Google CTF 2019 writeup
After a long time of not-really-CTFing, I decided to a part in the Google CTF and exercise my somewhat rusty skills. This is a writeup of some of the challenges in the competition. I also wanted to play with Ghidra a bit, seeing as it is a new shiny reverse engineering tool.
We are provided with a C source code for an 8051 microcontroller, Verilog source code for an I²C “secure” EEPROM, also a binary with compiled firmware and an executable file that can emulate the entire setup.
The target is to convince the (locked) EEPROM to give up the flag.
Reversing the binary is not really all that useful, as the flag lives only on the remote instance. Quick look at the debug symbols reveals that it uses verilator for simulating the EEPROM and emu8051 for the 8051.
On connecting, the server responds with a challenge, requiring us to brute force an MD5 hash.
After providing the correct plaintext to the server, it proceeds execute the original firmware. Then it loads user-supplied binary and runs it with the now-locked EEPROM attached.
To make life easier, it is a good idea to patch the provided binary to avoid
having to wait for the hash while developing. I just replaced the
/dev/zero using radare2 (Ghidra has executable patching
broken at the
Now we are ready to send custom firmware binaries to the remote server.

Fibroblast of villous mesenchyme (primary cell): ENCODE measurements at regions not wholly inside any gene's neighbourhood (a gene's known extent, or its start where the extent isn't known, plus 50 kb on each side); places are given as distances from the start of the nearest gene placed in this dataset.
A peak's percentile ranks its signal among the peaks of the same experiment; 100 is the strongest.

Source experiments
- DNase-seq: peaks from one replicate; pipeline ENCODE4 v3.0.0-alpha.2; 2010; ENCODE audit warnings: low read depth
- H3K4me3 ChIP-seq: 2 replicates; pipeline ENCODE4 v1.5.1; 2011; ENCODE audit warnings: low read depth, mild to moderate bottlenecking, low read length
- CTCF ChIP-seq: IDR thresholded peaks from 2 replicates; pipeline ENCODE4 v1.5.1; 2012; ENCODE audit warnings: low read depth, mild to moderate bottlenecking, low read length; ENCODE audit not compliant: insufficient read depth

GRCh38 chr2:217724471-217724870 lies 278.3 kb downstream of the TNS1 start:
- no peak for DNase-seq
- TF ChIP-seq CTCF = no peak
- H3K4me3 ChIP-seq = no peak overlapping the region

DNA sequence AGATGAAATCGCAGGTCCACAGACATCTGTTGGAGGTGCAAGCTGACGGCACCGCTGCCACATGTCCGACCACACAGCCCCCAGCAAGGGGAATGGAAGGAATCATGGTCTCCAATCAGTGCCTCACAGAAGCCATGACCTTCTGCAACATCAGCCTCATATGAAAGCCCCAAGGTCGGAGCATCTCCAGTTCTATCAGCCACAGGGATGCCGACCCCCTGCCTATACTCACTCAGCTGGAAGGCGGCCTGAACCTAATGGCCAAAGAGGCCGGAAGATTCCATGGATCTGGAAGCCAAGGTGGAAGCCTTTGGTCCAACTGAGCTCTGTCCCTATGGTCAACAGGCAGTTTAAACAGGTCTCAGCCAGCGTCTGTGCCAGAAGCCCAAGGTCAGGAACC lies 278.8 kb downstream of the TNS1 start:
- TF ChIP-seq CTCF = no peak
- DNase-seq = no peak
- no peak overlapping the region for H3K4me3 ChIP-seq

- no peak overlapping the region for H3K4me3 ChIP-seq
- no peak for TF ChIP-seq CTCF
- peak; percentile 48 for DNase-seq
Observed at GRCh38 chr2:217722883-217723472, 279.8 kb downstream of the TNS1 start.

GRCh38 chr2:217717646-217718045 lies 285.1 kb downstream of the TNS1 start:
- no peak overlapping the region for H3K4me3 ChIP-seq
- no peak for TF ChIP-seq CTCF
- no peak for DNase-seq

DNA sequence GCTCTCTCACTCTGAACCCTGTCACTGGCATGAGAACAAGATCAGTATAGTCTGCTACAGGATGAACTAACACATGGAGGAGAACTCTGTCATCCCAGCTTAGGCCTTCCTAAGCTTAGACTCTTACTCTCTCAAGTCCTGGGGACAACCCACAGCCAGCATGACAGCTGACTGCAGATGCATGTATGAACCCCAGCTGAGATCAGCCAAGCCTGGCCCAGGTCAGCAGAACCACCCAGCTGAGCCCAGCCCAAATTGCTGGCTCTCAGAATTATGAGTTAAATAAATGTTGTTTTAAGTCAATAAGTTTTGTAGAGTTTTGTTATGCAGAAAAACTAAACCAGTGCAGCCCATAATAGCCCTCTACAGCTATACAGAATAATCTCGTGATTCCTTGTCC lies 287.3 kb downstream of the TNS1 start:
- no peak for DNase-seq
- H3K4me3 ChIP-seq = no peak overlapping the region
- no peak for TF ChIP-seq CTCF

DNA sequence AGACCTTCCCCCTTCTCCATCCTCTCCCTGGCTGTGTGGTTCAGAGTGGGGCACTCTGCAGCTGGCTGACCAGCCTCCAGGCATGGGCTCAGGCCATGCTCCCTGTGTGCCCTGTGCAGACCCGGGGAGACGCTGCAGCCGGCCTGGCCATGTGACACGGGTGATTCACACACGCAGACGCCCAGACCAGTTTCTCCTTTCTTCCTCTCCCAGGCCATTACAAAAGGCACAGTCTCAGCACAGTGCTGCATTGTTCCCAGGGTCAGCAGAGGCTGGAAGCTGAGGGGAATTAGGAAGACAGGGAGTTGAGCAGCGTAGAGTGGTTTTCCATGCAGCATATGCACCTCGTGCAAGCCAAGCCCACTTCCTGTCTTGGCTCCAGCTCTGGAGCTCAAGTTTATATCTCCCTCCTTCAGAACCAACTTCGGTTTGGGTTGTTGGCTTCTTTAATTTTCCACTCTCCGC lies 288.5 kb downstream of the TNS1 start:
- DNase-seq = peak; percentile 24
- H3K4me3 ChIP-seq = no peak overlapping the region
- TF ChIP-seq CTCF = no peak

To produce a working binary for the 8051 we can use sdcc.
The EEPROM can store 256 bytes and has 4x64 byte pages that can be locked separately. Only the second page is locked by the main firmware after storing the flag there.
After looking through the source code, I figured out that the EEPROM uses something called repeated start condition. Usually, when communicating with an I²C device, we send separate “read” and “write” transactions. In our case, we have to “chain” writes and reads behind each other, without having an stop conditions in between.
Greater problem however is that the internal address pointer gets reset on a stop condition.
The microcontroller has an I²C peripheral to communicate. However, the maximum transaction length is only 8 bytes, which is not enough to attempt much against the EEPROM (as the address pointer gets reset). There is a GPIO peripheral connected to the same pins, which means we can bitbang the protocol to perform longer exchanges.
The plan is ultimately as follows:
- We initiate a read transaction at the end of the first page. As this page is not protected, this sucessfully initializes the internal address register.
- Now we issue a lock command, locking the first page.